To be honest, what I really want is a cold beer. Most likely I can get said cold beer, but I don’t have any Senagalese money, I am in a Muslim country, and I am not sure if they allow alcohol in the home where I am staying. So I haven’t asked for it yet.
I am finishing up Day 2 in Dakar. I got here around 10PM on Saturday night. My friend Ahmadou picked me up at the airport. Thank goodness. Whatever French I had has been completely paved over with Spanish. And most of what is around me is Woloff. Unless Ahmadou is talking to shopkeepers, many of whom are from Guinea, and they speak Fulani. So I am basically catching hello, good-bye, and a few numbers here and there. Every interaction - as in every interaction - requires negotiation. Every taxi ride, every snack bought. We sat in a restaurant today, and it is the only exchange so far that didn’t include a lot of back and forth.
Why don’t I have money? My ATM card doesn’t work here. We went to two of the largest banks in Africa, and my Fidelity VISA debit card (with Interlink, Star, and PLUS networks) doesn’t work. We took a taxi to an ATM, waited in a long line, then taxied to another ATM, waited in a line…you get the picture. We went inside a bank to change dollars into CFA, and were going to be in a line with 25 people in front of us. So we bailed, and Ahmadou continues to 100% bankroll me. (We also haven’t found a place that takes credit cards - even to buy a $385 airline ticket from Dakar to Conakry, Guinea.) Ahmadou keeps saying to me: Welcome Home! I keep thinking the Senagalese are crazy not to make it possible for me to spend my money here.
I am sitting on a small balcony on the second floor of the house I am staying in. There is a mosque up the street, and a call to prayer just started. A loud, crackly AP system. People are wandering into the mosque, though are not hurried. I think the only people who hurry here are cab drivers when they are behind the wheel. Though I think that might be sport more than it is about speed.
Dakar is home to a million people. There are no street names. I haven’t seen a stoplight or stop sign yet. Lots of roundabouts. The traffic is insane. I keep asking Ahmadou why people aren’t on bicycles, and he tells me he thinks it’s cultural. I think it is my latest piece of evidence that life is crazy and people are insane (hat tip to Langhorne Slim for that line). Seriously: why is so much of the planet wasting so much time stuck in traffic? It is mind boggling.
The people here are very handsome. Mostly tall and on the lean side; beautiful features. Many of the women wear long dresses in bright patterns with matching wraps around their heads. Many are almost mermaid shaped; fitted down to the knee, then flair out. The women are gorgeous - and in these long dresses, just hanging out. She might have a briefcase. Or a baby strapped to her back. Or both.
We are in a neighborhood that Ahmadou characterizes as low income. It’s pretty quiet (except at prayer time); there is very little car traffic down our little street. The street seems to be sand; there has to be something harder underneath, but all I can see is sand. Yesterday, I saw young men walking down the street, carrying sewing machines on their shoulders. Don’t know if they work in the street, or show up at a shop with their sewing machine. Some kind of portable tailor.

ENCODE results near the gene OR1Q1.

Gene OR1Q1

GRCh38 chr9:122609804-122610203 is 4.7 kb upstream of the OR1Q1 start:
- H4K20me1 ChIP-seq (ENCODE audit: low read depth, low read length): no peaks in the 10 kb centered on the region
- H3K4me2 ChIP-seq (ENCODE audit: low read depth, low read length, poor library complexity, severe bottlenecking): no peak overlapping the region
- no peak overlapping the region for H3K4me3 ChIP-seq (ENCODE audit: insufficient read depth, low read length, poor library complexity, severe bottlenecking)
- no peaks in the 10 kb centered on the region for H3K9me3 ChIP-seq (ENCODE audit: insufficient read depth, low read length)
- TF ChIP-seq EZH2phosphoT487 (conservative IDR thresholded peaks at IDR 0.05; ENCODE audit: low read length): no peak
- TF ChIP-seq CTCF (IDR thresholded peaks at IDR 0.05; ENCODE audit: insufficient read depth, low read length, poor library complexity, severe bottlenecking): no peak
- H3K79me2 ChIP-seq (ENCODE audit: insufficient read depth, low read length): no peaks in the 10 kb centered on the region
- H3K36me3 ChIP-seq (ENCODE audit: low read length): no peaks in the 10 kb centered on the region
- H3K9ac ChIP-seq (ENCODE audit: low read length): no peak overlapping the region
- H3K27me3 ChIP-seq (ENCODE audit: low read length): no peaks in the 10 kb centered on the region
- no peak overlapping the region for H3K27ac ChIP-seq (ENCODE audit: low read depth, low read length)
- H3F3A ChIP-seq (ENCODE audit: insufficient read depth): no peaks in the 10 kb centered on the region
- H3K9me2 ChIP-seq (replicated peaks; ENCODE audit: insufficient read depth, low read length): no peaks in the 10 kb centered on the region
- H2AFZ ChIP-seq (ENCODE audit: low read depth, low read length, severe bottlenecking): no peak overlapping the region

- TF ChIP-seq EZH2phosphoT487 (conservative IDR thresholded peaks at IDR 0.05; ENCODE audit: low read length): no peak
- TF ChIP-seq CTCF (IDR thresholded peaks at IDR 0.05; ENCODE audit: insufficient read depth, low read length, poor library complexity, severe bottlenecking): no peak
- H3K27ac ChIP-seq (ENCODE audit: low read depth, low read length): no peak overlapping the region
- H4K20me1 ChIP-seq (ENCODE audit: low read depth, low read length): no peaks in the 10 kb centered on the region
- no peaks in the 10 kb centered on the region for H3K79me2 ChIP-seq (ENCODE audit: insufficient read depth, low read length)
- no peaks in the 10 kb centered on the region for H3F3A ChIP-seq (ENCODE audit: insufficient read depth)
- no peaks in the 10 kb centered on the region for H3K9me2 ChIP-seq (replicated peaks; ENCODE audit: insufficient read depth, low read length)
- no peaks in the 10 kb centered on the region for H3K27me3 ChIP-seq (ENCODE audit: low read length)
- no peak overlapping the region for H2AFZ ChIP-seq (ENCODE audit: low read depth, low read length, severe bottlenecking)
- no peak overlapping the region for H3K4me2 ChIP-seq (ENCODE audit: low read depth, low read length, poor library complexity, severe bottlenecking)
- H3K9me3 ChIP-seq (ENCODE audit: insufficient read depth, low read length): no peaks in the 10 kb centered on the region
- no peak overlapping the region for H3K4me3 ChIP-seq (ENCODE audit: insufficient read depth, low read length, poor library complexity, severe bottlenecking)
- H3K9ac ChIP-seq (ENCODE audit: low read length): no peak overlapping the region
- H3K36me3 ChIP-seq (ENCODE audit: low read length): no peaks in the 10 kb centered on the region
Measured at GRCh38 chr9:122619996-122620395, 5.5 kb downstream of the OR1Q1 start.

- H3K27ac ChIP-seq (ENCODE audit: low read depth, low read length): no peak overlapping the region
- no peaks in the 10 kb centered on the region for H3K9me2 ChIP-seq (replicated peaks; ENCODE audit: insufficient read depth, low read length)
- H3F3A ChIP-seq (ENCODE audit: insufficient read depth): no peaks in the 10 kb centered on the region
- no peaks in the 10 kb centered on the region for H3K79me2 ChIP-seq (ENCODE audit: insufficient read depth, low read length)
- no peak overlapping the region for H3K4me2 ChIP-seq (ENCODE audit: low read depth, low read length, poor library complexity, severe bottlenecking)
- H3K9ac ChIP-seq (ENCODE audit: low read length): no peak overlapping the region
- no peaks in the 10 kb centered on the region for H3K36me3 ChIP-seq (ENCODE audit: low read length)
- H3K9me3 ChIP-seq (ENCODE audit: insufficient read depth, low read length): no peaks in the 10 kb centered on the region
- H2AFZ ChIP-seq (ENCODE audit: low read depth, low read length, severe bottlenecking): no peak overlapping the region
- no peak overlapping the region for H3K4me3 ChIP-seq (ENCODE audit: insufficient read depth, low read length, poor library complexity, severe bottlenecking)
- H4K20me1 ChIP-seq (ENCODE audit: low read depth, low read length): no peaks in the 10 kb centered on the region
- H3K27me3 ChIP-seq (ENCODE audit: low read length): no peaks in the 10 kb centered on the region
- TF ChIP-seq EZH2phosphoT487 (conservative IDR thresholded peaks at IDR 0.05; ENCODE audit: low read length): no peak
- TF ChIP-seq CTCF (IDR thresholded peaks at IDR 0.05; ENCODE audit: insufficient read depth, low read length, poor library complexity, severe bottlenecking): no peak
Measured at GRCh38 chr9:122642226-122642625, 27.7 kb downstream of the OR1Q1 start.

I met a woman named Coumba who sells clothing and jewelry on Goree Island, a place for tourists as well as beachgoers on Sundays. She had her young son, Bachir, with her. How did we strike up a chat? Because she spoke Spanish. (And Italian, German, English, French, and Woloff…and maybe more.) She told me her father has four wives and 30 children. Her mother is the 3rd wife, and has 8 children. No wonder there is so much traffic. I asked Ahmadou if that is current for his generation (he is not quite 30), and he said no. But when we talked more, I realized he was talking about the number of children, not the number of wives. Men still have multiple wives, but each wife has only 2-3 kids.
Today we visited the Monument to the African Renaissance, erected by the former president of Senegal in 2010. It is magnificent. It is right on the coast, and 150 meters high. It affords amazing views of the city and the sea, and is a truly striking sculpture of a dad, mom, and young child. It is pointed to the Statue of Liberty.
A national feast day is this Sunday, and it is a tradition to sacrifice a goat on this day (and eat it). There are goats *everywhere.* Honestly, I am sure I saw thousands of goats today all across the city - many in the center of those roundabouts I mentioned. LOTS of goats. I keep trying to imagine where this killing will happen and how. And then where do all the goat parts go? This place is dense! We won’t be here on the feast day, so I am free to let my imagination run wild and be unencumbered with the truth.
Senegal and Guinea are the last stops in the Tour de Sarah (at least the summer 2019 version). I came here to continue working with Ahmadou to support the school he and his dad started in Labe, Guinea. My job was to collect and organize a bunch of teacher training materials. He and I will use these materials to lead a four-day training for teachers next week. We will be in Dakar until we can get a flight to Conakry. We were aiming for Wednesday or Thursday, but the flights are unexpectedly booked, so we might have to wait until Friday. Or leave tomorrow. The plan is super tight.
Bonne chance a moi parce que I need to dramatically increase my French by then! Mon dieu.
Will add photos when I figure out how to get my phone to connect to the network my computer is having no problem with.
Light and love,